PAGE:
Choosing WordPress plugins

The strength of WordPress lies in the vast number of plugins available, allowing you to add everything from comment form validation to an entire shopping cart system.

There are so many, though, where do you start? If you search for a plugin to perform a function you’ll find dozens that do the same kind of thing. How do you choose?

Let’s say, for example, you want a plugin to add a captcha to your comment form to reduce spam (in case you’re not aware, the captcha is the little box with obfuscated numbers and letters that you have to type to submit the form). A current search reveals over 500 plugins.

So what do you look for?

The number of installs is the first indicator. A plugin that only has a few downloads might be great but the popular plugins are more likely to work well – hopefully any bugs will have been ironed out and there’s a better chance of the plugin working smoothly regardless of your theme. The top plugins will have hundreds of thousands of active installs.

Secondly, look at the rating. Reviews are only a guideline, but if a plugin has a four or five star rating the chances are it’s better than a lower rated one – as long as there are enough reviews to go on. A five star rating from a single reviewer doesn’t tell you anything. A four star rating from several hundred reviewers, on the other hand, is a good sign.

That’s not to say that a rarely used, hardly updated plugin is necessarily no good – but, honestly, why take a chance when there are so many others to choose from?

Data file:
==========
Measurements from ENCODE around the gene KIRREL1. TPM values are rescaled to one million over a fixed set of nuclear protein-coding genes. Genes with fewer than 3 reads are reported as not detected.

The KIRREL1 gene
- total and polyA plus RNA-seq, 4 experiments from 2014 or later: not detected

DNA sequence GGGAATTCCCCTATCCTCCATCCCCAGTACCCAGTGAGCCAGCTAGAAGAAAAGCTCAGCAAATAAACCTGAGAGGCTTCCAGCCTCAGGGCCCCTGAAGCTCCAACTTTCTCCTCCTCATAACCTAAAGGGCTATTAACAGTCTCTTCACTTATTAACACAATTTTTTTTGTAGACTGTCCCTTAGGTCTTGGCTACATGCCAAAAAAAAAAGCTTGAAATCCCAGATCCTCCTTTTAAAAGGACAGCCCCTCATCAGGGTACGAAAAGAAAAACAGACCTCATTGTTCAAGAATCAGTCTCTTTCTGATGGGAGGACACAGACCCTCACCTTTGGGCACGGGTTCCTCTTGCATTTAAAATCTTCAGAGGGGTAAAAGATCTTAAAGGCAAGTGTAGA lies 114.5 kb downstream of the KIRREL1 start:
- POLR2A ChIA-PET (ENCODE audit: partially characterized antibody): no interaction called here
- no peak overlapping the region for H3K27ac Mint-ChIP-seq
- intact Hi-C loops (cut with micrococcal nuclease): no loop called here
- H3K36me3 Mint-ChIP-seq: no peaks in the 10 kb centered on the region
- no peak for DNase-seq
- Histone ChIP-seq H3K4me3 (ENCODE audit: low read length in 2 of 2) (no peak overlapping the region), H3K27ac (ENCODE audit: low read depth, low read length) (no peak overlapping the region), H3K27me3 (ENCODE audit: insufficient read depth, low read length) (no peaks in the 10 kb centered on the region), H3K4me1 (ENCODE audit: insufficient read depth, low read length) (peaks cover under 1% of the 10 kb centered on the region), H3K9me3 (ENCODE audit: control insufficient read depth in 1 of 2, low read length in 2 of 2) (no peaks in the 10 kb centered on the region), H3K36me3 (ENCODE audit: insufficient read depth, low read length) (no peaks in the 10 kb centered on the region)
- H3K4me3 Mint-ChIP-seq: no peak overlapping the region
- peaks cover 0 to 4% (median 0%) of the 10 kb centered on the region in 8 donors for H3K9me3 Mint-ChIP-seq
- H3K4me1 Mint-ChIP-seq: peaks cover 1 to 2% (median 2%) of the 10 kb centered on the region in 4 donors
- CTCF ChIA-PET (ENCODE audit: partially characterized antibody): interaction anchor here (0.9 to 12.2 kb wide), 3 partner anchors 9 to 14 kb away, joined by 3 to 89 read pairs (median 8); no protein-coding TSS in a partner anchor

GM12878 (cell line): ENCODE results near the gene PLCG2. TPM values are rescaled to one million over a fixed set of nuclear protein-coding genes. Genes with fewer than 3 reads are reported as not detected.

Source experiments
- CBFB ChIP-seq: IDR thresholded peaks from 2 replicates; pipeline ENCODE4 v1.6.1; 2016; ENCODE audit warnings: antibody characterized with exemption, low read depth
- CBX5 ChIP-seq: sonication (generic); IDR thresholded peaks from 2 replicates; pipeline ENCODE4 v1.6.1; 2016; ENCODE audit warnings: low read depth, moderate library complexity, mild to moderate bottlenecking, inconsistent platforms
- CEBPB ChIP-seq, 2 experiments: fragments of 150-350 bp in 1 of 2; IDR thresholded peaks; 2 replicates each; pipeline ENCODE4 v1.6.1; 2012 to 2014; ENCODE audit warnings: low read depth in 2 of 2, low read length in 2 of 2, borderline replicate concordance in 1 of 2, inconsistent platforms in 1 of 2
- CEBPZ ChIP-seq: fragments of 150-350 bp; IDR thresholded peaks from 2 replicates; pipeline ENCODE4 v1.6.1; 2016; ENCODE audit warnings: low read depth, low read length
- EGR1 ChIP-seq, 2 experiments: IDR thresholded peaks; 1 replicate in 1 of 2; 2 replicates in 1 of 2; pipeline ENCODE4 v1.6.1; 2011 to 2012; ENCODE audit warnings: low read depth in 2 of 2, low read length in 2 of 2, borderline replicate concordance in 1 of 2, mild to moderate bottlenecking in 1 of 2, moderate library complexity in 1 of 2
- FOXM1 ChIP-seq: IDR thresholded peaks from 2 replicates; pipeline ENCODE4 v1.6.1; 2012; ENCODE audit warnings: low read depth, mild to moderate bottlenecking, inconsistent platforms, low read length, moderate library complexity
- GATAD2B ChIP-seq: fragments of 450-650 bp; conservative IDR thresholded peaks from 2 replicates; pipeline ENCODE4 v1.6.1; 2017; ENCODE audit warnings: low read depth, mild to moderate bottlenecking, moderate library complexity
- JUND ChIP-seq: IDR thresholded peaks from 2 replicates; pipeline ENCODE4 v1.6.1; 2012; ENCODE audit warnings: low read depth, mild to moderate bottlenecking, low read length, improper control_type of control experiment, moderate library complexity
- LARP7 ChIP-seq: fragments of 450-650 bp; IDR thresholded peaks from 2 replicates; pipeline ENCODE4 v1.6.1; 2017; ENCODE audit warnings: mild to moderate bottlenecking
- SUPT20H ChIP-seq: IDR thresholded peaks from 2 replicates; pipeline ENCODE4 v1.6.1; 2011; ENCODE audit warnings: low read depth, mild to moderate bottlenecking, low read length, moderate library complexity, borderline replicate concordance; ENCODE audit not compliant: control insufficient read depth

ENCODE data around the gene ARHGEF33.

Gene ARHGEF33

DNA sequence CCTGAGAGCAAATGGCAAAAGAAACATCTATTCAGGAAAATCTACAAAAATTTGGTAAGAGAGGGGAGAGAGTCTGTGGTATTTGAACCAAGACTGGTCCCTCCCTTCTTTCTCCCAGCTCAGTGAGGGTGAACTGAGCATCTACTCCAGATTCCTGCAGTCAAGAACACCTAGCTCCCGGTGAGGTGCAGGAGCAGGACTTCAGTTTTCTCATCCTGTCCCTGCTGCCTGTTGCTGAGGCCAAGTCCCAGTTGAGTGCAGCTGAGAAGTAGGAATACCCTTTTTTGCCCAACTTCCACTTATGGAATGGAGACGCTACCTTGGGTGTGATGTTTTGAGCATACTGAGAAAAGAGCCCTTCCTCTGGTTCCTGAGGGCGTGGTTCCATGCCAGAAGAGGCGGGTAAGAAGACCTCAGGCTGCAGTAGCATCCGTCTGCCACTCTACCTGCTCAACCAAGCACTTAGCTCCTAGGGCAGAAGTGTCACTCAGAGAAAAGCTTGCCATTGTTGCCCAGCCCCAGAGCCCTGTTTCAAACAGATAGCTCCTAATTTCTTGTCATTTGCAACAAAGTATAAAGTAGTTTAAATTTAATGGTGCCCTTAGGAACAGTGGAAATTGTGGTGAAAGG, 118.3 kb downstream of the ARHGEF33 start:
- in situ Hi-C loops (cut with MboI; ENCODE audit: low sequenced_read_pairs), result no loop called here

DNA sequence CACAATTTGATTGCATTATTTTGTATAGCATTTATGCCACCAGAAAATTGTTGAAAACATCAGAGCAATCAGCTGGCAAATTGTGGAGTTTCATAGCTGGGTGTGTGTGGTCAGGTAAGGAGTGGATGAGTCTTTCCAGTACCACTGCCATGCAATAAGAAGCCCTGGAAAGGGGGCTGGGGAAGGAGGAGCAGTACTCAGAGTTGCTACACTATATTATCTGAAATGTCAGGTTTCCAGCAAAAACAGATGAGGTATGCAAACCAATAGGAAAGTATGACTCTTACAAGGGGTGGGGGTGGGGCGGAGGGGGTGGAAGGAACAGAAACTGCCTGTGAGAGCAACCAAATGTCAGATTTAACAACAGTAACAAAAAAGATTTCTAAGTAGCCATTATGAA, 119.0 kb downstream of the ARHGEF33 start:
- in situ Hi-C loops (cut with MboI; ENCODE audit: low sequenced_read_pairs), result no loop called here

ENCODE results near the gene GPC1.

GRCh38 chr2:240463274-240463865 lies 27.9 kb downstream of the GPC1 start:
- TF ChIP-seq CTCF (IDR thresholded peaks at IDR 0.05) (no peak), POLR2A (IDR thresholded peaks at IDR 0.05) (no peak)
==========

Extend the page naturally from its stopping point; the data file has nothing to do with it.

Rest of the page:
You also need to look at compatibility to ensure it’s compatible with the latest version of WordPress (and always use the latest version of WordPress – security vulnerabilities are constantly being found and fixed). If it’s compatible up to a version or two behind, it’ll probably work – that just indicates that it hasn’t yet been tested on the very latest.

A good indicator of compatibility is whether the plugin has been updated recently. If it hasn’t been updated for years, steer clear and look for plugins that have been updated within the last few months at most. It indicates that the developers are still active.

All of this matters because badly coded plugins can add security holes to your site. Since a plugin is just a collection of PHP code, Javascript and CSS you can read the source yourself, so it’s unlikely that a plugin would contain code that actively compromises your site. That doesn’t mean they couldn’t inadvertently introduce vulnerabilities . Again, look for popular and regularly updated plugins that are more likely to have had scrutiny.

After that, it comes down to trial and error. I’d advise anyone working with WordPress to run a local installation using WAMP, MAMP or a local Linux machine for testing. Install and activate the plugin and see how it works. Does it fit with your theme? Can it be customised to do exactly what you want? Does it clash with other plugins that you use?

Theming is important. There are plenty of plugins that offer limited options for styling and could stick out like a sore thumb in your theme. I certainly hit that problem with this site – having gone for a broadly material design look and feel, I found various plugins that couldn’t be made to fit the theme. Being able to customise elements is useful, but far better if the plugin lets you add your own css classes to any display elements or applies minimal CSS and inherits from your own styles.

You could edit the plugin code to make it fit, but that really is a last resort – every time you update the plugin it would overwrite your changes. You could also write your own plugin or just incorporate the code directly into your theme, but why reinvent the wheel when there are so many good ones already out there?

in Web Design

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